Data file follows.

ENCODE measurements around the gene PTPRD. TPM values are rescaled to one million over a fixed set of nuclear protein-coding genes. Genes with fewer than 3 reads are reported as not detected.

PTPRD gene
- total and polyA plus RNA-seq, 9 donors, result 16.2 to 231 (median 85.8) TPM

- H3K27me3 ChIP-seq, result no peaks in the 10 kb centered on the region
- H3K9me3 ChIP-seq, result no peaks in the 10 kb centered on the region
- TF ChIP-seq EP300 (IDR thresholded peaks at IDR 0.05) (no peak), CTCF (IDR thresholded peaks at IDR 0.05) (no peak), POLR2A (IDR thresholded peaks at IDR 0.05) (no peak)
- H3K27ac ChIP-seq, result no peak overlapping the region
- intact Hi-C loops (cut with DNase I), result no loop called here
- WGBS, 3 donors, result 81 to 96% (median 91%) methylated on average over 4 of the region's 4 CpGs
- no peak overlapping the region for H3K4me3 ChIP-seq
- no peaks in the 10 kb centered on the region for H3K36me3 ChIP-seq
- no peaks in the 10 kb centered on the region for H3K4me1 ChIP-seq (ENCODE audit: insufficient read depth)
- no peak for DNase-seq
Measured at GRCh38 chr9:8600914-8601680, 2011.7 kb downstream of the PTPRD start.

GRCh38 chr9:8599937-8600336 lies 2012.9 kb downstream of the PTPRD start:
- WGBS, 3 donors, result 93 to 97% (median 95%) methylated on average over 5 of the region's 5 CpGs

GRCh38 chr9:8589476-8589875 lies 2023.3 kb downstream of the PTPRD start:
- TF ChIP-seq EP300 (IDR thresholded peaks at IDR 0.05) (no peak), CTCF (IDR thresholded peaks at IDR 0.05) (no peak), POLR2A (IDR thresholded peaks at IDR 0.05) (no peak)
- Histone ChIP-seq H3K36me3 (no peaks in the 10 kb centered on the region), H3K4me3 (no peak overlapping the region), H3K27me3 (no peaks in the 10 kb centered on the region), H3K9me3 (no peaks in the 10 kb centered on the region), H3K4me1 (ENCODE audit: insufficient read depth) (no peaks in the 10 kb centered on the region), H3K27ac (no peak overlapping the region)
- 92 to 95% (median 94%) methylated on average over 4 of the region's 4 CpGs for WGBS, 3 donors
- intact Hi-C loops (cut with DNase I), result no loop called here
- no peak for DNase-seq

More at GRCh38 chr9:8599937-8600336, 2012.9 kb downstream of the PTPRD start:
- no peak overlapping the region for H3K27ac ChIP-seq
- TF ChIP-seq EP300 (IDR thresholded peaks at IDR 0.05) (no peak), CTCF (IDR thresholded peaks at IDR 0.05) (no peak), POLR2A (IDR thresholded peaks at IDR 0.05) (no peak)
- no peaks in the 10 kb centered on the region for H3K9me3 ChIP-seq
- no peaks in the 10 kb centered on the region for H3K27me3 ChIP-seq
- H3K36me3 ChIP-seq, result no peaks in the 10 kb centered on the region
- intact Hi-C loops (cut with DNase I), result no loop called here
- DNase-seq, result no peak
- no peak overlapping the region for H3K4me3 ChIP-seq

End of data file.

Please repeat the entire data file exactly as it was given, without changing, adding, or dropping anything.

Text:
ENCODE measurements around the gene PTPRD. TPM values are rescaled to one million over a fixed set of nuclear protein-coding genes. Genes with fewer than 3 reads are reported as not detected.

PTPRD gene
- total and polyA plus RNA-seq, 9 donors, result 16.2 to 231 (median 85.8) TPM

- H3K27me3 ChIP-seq, result no peaks in the 10 kb centered on the region
- H3K9me3 ChIP-seq, result no peaks in the 10 kb centered on the region
- TF ChIP-seq EP300 (IDR thresholded peaks at IDR 0.05) (no peak), CTCF (IDR thresholded peaks at IDR 0.05) (no peak), POLR2A (IDR thresholded peaks at IDR 0.05) (no peak)
- H3K27ac ChIP-seq, result no peak overlapping the region
- intact Hi-C loops (cut with DNase I), result no loop called here
- WGBS, 3 donors, result 81 to 96% (median 91%) methylated on average over 4 of the region's 4 CpGs
- no peak overlapping the region for H3K4me3 ChIP-seq
- no peaks in the 10 kb centered on the region for H3K36me3 ChIP-seq
- no peaks in the 10 kb centered on the region for H3K4me1 ChIP-seq (ENCODE audit: insufficient read depth)
- no peak for DNase-seq
Measured at GRCh38 chr9:8600914-8601680, 2011.7 kb downstream of the PTPRD start.

GRCh38 chr9:8599937-8600336 lies 2012.9 kb downstream of the PTPRD start:
- WGBS, 3 donors, result 93 to 97% (median 95%) methylated on average over 5 of the region's 5 CpGs

GRCh38 chr9:8589476-8589875 lies 2023.3 kb downstream of the PTPRD start:
- TF ChIP-seq EP300 (IDR thresholded peaks at IDR 0.05) (no peak), CTCF (IDR thresholded peaks at IDR 0.05) (no peak), POLR2A (IDR thresholded peaks at IDR 0.05) (no peak)
- Histone ChIP-seq H3K36me3 (no peaks in the 10 kb centered on the region), H3K4me3 (no peak overlapping the region), H3K27me3 (no peaks in the 10 kb centered on the region), H3K9me3 (no peaks in the 10 kb centered on the region), H3K4me1 (ENCODE audit: insufficient read depth) (no peaks in the 10 kb centered on the region), H3K27ac (no peak overlapping the region)
- 92 to 95% (median 94%) methylated on average over 4 of the region's 4 CpGs for WGBS, 3 donors
- intact Hi-C loops (cut with DNase I), result no loop called here
- no peak for DNase-seq

More at GRCh38 chr9:8599937-8600336, 2012.9 kb downstream of the PTPRD start:
- no peak overlapping the region for H3K27ac ChIP-seq
- TF ChIP-seq EP300 (IDR thresholded peaks at IDR 0.05) (no peak), CTCF (IDR thresholded peaks at IDR 0.05) (no peak), POLR2A (IDR thresholded peaks at IDR 0.05) (no peak)
- no peaks in the 10 kb centered on the region for H3K9me3 ChIP-seq
- no peaks in the 10 kb centered on the region for H3K27me3 ChIP-seq
- H3K36me3 ChIP-seq, result no peaks in the 10 kb centered on the region
- intact Hi-C loops (cut with DNase I), result no loop called here
- DNase-seq, result no peak
- no peak overlapping the region for H3K4me3 ChIP-seq